The parents of a girl with "severe" disabilities have argued Canberra Hospital owes them millions, after its staff failed to flag a potential disorder before she was born.
A Court of Appeal judgment published on Thursday said Einas Nouri and her partner Musab Shaor were told they were 19 weeks pregnant with twins on July 8, 2011.
An ultrasound indicated one twin could have a heart problem, and the couple was informed.
But behind closed doors - and several tests later, on September 6 - doctors discussed it was possible the twin also had an abnormal connection between her esophagus and trachea.
Neither parent was told, and their daughter was born with the disorder on November 3.
The judgment said she requires 24-hour care as a result of her disabilities, which also include vertebral anomalies, anal atresia, heart defects, kidney abnormalities, and limb defects.
"Apart from [their daughter], [the couple] have three other children and their lives have been irreparably changed due to the additional obligations that come with raising a severely disabled child," the judgment said.
In initial court proceedings against Canberra Hospital, Ms Nouri and Mr Shaor said they would have terminated the disabled twin if they were told about the esophagus disorder on September 22.
Ms Nouri had one of several procedures to reduce fluid around an embryo on September 15. September 22 was the first occasion doctors had sighted the twins via ultrasound since the procedure and their September 6 discussion.
Ms Nouri was about 30 weeks pregnant at the time, the judgment said.
Supreme Court Justice Michael Elkaim in 2018 found the Canberra Hospital did breach its duty of care, but Ms Nouri and Mr Shaor could not prove the hospital should be liable for damages.
Damages were assessed at more than $1.8 million - to be recoverable until the girl turned 18 - but were not awarded to the couple.
Justice Elkaim found that even if Ms Nouri and Mr Shaor had been told on September 22 of their twin's disorder, they may not have been able to terminate the pregnancy.
The couple had argued in court they would have travelled to the United States for an abortion, because no Australian practitioner would perform one at more than 30 weeks.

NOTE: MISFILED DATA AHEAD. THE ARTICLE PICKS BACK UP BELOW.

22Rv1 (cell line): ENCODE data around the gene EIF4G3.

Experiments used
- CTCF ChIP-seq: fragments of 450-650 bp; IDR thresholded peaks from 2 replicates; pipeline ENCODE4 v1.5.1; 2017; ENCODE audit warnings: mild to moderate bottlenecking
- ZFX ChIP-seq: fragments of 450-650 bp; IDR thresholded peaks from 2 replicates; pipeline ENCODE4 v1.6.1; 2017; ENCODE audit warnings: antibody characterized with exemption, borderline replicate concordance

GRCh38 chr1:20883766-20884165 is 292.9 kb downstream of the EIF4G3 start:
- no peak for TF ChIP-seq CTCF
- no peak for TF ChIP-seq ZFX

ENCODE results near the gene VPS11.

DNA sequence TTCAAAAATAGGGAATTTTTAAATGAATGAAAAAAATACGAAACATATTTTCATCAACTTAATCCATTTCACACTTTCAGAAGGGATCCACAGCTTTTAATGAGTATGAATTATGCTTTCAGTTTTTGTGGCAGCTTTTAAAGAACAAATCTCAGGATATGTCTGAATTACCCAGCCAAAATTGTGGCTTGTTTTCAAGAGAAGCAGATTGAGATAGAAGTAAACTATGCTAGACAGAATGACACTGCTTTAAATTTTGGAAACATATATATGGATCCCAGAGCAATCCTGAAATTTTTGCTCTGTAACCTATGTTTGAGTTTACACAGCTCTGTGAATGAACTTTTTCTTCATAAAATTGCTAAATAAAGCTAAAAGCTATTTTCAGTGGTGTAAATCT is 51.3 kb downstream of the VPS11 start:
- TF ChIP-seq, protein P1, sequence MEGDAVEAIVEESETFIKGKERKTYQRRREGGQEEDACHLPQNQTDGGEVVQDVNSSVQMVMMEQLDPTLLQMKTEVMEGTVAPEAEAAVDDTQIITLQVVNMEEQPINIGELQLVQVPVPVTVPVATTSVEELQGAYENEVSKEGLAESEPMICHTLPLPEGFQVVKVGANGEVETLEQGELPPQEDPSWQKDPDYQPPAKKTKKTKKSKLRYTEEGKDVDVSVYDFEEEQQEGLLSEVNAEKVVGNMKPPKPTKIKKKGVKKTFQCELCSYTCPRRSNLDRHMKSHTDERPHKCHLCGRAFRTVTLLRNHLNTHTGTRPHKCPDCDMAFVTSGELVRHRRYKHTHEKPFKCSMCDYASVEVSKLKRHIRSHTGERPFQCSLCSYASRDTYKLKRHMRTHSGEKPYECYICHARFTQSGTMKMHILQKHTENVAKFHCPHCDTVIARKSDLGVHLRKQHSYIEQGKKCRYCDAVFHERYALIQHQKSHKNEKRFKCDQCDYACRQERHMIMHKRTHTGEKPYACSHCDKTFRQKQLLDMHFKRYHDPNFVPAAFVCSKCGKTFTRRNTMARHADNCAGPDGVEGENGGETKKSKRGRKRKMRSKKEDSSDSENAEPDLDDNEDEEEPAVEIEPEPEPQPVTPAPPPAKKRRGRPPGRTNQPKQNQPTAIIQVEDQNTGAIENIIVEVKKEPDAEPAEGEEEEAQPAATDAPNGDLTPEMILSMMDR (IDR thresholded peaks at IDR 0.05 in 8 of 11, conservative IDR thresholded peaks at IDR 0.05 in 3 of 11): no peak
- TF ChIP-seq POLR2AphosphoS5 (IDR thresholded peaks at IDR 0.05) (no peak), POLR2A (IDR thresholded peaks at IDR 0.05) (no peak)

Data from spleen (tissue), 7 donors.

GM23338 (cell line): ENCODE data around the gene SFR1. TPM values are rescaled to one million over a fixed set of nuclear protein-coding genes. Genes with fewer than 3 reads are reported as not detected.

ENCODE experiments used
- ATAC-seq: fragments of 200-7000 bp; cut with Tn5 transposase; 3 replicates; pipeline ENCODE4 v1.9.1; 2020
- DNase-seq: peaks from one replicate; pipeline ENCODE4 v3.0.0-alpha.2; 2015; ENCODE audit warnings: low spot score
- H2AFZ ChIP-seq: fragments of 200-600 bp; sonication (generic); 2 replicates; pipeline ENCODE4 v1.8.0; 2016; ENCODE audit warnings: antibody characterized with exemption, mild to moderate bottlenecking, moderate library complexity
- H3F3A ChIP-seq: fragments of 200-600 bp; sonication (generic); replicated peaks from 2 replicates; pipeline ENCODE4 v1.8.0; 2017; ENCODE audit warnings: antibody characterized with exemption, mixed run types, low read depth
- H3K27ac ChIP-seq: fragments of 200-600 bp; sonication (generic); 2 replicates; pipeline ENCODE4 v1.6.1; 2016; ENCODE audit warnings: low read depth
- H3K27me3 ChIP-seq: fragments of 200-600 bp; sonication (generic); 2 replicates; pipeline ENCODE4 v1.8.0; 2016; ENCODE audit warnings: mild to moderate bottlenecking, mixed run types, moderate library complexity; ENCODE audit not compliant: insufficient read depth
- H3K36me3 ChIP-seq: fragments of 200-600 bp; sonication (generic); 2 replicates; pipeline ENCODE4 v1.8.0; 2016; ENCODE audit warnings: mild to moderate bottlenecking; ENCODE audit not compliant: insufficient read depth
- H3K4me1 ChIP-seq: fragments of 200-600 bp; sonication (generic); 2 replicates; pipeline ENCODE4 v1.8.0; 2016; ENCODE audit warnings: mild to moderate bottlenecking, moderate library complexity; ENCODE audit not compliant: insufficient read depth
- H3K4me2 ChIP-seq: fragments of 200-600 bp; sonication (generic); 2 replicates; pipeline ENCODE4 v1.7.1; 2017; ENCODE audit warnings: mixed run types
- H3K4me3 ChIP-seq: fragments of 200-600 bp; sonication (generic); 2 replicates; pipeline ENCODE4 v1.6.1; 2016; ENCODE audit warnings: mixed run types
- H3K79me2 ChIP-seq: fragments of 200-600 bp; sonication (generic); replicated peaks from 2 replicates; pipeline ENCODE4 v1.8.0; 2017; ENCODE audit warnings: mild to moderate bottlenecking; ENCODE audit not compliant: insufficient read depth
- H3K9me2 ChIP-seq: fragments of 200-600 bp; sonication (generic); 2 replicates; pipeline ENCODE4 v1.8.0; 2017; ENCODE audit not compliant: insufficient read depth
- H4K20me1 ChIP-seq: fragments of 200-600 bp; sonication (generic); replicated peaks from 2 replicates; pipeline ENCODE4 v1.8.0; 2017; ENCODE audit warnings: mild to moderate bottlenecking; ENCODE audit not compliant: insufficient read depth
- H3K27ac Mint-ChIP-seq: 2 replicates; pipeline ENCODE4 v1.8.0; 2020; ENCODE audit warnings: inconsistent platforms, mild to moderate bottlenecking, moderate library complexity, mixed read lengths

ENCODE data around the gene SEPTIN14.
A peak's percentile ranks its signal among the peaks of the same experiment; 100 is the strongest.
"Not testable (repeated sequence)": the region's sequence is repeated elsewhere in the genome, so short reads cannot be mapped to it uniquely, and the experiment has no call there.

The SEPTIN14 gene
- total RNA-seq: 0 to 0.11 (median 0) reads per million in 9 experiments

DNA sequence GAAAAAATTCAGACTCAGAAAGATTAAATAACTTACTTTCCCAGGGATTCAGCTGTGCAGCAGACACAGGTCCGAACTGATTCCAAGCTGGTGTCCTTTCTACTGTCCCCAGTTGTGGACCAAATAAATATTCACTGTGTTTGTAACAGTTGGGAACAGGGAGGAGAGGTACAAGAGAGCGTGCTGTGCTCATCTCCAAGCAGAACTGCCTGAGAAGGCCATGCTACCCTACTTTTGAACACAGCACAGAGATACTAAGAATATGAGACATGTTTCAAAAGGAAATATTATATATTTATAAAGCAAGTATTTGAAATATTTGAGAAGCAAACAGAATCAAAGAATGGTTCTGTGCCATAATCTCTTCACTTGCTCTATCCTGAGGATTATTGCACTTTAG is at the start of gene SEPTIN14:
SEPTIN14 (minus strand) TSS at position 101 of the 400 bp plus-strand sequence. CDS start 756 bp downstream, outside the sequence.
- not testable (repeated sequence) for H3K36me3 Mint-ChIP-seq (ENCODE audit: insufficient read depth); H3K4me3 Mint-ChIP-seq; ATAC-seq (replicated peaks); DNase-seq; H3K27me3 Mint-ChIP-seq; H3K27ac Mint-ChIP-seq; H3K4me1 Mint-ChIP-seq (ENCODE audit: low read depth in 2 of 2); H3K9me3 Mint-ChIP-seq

The Court of Appeal upheld Justice Elkaim's decision on Thursday after Ms Nouri and Mr Shaor rejected the finding.
The published judgment said: "It is certainly theoretically possible that a person in Ms Nouri's position, with an extraordinary degree of determination, effort and organisation, could have achieved the outcome of a selective termination.
"However, the absence of a firm diagnosis, the lack of encouragement that she would have received from her treating medical specialists, the need to locate and decide to be treated by a suitable practitioner in the US, the risks of [travelling] ... [and] the significant expense that would be involved ... mean that the balance of probabilities is not in favour of her having achieved that."
Ms Nouri and Mr Shaor also argued on appeal that a doctor should have told them their daughter had a suspected missing shunt as of August 8, 2011. The shunt regulated blood flow to the foetal heart, the judgment said.
Three Court of Appeal justices found it was "not unreasonable" for the information to have not been disclosed, given a paediatric cardiologist later found the twin's heart had no structural abnormalities.
The justices made no finding about Ms Nouri and Mr Shaor's claim that they should be awarded damages beyond their daughter turning 18.
Ms Nouri and Mr Shaor's appeal was dismissed on Thursday.